20. rikyrah says:

    Does Trump Know He’s Lying?
    Yes. He just doesn’t care.

    by Nancy LeTourneau
    July 20, 2017 2:27 PM

    Shortly after the inauguration in January, Jennifer Rubin posed an interesting question.

    The supposition among pundits, elected officials and political insiders is that Trump, like his argument over the inaugural crowd size, “lies” to make himself feel better. His staff salutes, repeats his lies and then gets bashed. What if, however, he thoroughly, “honestly” believes his crazy, unsubstantiated claims? When he denies saying something, what if he honestly does not, cannot recall statements that now come back to haunt him?

    …Before reverting to sycophantic form after his primary defeat, Sen. Ted Cruz (R-Tex.), incensed about Trump’s assertion that Cruz’s father participated in the JFK assassination, called Trump a “pathological liar.” He said, “He doesn’t know the difference between truth and lies. He lies practically every word that comes out of his mouth. And he had a pattern that I think is straight out of a psychology textbook. His response is to accuse everybody else of lying.”

    Putting aside the psychiatric lingo, Cruz’s essential point — Trump cannot tell what is real and what is not — surely looks right on point less than a week into the presidency.

    We may now have an answer to the question about whether or not the president is aware that he’s lying.


    All of this adds up to the fact that Trump was lying during the campaign and knew it.

    None of this is a refutation of what I’ve written previously about his mental unfitness for office. Contrary to what Rubin was suggesting, he knows the difference between the truth and a lie. The situation is actually more dire. He doesn’t care.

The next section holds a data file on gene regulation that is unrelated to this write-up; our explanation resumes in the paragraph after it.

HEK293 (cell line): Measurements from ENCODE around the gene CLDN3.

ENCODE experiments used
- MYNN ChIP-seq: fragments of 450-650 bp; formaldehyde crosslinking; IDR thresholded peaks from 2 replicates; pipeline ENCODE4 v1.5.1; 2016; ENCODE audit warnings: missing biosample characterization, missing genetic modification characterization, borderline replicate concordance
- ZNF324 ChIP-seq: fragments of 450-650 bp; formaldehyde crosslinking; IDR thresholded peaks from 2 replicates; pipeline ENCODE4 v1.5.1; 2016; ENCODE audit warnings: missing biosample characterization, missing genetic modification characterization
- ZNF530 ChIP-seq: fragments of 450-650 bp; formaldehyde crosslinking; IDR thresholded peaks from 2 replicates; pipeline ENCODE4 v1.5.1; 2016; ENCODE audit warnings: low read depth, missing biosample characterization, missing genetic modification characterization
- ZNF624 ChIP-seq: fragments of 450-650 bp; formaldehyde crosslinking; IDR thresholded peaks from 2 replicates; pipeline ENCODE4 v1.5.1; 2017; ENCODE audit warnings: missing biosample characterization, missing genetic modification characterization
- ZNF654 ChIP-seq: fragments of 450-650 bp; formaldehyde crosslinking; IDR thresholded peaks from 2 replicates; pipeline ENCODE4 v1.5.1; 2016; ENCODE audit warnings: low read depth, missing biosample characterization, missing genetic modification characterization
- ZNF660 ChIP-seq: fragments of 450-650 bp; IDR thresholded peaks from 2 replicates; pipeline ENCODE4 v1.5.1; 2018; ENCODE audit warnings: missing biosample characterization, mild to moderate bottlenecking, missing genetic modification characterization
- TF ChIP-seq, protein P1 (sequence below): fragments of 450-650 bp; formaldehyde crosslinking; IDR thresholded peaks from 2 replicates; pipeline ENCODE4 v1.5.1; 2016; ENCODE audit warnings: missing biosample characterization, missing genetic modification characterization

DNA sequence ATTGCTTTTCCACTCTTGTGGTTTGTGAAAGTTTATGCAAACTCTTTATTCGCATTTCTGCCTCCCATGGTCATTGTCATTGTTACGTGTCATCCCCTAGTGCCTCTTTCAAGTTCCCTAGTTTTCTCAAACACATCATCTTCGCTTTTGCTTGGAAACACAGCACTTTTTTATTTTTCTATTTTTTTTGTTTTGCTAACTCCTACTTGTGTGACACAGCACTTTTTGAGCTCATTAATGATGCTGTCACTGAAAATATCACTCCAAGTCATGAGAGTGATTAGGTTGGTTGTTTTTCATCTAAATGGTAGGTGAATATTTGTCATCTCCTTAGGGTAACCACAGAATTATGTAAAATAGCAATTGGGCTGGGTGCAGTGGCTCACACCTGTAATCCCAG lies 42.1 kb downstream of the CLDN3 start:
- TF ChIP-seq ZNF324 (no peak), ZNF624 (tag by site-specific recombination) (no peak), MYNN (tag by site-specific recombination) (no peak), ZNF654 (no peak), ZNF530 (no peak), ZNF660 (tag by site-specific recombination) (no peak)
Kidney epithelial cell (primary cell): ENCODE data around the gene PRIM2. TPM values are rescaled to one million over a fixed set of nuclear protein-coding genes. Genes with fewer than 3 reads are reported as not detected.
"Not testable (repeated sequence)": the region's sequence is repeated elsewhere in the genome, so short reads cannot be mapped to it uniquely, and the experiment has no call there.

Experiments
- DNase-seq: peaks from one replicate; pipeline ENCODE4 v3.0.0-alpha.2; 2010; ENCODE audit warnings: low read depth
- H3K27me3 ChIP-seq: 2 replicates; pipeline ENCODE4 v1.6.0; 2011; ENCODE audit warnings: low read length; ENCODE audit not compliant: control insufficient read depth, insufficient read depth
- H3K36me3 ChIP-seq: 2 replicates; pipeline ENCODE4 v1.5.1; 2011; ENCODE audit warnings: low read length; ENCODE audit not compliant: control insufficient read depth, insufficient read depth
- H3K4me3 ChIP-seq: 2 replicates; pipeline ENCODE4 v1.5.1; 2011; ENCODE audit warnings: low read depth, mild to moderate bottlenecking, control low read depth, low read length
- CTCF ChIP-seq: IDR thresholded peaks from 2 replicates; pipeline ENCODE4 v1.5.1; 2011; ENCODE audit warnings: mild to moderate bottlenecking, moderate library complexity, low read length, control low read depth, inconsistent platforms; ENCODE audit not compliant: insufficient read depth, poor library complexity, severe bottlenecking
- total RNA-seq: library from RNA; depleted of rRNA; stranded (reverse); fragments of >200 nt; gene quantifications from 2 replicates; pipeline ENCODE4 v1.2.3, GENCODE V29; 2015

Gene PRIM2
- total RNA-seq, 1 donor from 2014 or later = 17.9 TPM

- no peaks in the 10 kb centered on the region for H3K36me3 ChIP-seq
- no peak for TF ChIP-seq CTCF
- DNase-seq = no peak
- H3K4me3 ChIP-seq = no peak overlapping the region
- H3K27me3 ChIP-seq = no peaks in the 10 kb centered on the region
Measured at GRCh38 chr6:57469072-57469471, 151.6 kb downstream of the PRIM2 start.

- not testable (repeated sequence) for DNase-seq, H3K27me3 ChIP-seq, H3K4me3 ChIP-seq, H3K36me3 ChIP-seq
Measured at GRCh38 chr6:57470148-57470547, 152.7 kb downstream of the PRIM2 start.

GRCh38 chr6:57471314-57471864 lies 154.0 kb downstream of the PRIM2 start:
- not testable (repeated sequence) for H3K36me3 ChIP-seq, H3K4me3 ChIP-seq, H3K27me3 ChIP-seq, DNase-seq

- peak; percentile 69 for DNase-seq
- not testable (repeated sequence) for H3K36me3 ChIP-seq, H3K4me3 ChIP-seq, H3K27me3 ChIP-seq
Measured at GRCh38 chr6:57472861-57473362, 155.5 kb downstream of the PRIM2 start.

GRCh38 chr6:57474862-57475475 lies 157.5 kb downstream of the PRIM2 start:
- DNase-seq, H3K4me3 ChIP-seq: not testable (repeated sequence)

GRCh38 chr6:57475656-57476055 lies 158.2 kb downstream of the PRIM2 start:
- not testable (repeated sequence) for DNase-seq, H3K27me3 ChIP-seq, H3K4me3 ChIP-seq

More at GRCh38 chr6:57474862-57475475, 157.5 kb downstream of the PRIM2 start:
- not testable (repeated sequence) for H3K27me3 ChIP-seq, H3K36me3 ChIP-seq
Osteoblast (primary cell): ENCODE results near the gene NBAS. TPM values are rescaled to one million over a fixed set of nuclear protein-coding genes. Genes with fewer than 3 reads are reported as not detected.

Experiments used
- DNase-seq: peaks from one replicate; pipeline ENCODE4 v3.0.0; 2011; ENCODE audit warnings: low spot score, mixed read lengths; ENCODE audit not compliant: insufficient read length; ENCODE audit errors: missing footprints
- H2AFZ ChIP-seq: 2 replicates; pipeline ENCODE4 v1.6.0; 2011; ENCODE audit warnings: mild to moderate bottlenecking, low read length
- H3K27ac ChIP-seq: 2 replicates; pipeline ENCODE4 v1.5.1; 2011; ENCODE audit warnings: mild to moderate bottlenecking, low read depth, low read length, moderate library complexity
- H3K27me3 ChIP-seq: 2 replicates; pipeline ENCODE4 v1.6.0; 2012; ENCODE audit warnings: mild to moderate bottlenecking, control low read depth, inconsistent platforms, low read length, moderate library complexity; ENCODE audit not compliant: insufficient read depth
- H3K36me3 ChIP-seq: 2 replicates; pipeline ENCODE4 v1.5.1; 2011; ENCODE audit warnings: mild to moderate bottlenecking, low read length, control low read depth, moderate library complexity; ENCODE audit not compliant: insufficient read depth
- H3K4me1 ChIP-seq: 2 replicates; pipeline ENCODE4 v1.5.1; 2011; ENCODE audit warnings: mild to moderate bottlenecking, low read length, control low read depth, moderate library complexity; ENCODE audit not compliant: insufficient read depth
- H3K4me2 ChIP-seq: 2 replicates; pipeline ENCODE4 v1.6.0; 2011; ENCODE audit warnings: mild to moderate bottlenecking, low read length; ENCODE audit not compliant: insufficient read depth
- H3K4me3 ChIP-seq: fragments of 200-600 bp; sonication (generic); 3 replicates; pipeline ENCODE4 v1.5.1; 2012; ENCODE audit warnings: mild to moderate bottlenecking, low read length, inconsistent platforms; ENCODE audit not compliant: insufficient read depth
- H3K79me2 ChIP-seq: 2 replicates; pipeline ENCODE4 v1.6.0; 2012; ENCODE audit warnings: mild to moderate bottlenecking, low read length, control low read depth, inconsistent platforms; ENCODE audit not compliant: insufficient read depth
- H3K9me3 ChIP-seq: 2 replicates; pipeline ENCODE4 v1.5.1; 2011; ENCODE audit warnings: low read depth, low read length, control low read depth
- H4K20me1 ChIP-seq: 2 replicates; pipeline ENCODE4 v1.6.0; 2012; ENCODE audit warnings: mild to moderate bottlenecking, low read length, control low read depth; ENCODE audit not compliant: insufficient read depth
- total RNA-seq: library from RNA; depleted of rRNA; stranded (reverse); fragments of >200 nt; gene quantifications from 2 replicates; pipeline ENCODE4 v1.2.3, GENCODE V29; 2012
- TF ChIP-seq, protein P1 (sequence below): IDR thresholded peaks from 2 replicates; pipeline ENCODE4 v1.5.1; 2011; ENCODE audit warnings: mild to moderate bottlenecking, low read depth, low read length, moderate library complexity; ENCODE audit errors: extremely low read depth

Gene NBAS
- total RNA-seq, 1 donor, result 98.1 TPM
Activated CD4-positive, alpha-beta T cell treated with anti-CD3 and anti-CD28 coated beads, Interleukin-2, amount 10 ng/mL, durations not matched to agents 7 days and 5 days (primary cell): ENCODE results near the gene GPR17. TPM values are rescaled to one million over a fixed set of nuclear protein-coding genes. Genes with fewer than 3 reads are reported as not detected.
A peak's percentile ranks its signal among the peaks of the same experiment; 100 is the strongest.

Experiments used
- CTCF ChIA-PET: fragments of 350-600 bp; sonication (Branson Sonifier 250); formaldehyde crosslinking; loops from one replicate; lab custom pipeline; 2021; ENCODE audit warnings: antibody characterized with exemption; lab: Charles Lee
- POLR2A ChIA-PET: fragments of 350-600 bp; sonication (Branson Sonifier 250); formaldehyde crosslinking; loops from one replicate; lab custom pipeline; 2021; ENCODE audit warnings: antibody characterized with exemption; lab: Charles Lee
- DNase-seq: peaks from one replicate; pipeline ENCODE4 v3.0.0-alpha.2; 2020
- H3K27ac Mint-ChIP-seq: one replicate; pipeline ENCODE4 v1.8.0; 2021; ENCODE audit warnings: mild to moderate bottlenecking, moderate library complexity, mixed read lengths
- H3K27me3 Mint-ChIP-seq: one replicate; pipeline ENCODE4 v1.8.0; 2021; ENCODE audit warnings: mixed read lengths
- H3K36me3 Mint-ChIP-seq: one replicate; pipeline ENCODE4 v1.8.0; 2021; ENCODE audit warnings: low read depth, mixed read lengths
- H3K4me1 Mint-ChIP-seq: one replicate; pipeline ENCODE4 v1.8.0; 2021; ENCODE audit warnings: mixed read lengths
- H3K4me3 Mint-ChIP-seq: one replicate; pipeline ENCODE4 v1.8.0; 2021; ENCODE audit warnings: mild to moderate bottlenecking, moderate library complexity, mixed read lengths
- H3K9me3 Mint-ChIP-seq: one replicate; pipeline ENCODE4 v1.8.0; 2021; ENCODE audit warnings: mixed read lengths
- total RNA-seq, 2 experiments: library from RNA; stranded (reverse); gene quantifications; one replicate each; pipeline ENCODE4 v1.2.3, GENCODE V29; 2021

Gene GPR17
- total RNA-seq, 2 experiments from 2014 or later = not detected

• Ametia says:


      Stop trying to assuage this orange POS with this nonsense of him not knowing he’s lying, Jennifer Rubin.


  21. rikyrah says:

    White dude to NYT on #ObamaCare: “I can’t even remember why I opposed it.”
    Really?! Cool story, bro.
    — Nerdy Wonka (@NerdyWonka) July 21, 2017

    Hmmm….let’s see. Maybe you opposed #ObamaCare because the president was black, black, black, BLACK.
    — Nerdy Wonka (@NerdyWonka) July 21, 2017

    i guess obamacare looks better to folks now that the president isn’t so blackity black.
    — Jamelle Bouie (@jbouie) July 21, 2017

    • Ametia says:

      It should NEVER be a surprise that some white folks will take credit for any and everything known to man. will revise, reinvent, whitesplain, whitewash, any and everything rather than RECOGNIZE the sheer BRILLIANCE, INGENUITY, AND GOD-GIVEN CREATIVITY of


  22. rikyrah says:

    Senate GOP confirms controversial Trump nominee to appeals court
    07/21/17 10:42 AM
    By Steve Benen

    Asked this week about his party’s difficulties in governing, Senate Majority Leader Mitch McConnell (R-Ky.) told reporters, “We have a new Supreme Court justice,”

    The point wasn’t subtle: the Republicans may be struggling to advance their legislative agenda, but the party is nevertheless moving the federal judiciary to the right. And while this may seem like an argument intended to rationalize failure, McConnell’s argument isn’t wrong.

    Yesterday, for example, Senate Republicans voted unanimously to confirm John Bush, a Donald Trump nominee to the 6th Circuit Court of Appeals. And who’s John Bush? Let’s revisit a recent piece from Slate’s Dahlia Lithwick: